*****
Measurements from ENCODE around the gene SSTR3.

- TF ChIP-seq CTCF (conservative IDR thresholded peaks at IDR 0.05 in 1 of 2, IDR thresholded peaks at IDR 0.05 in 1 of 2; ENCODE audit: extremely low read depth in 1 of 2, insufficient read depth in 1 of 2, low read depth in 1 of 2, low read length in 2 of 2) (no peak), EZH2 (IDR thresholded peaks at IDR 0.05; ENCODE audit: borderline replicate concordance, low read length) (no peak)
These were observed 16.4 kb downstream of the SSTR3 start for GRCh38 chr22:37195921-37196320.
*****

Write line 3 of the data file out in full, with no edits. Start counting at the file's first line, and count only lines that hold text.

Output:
These were observed 16.4 kb downstream of the SSTR3 start for GRCh38 chr22:37195921-37196320.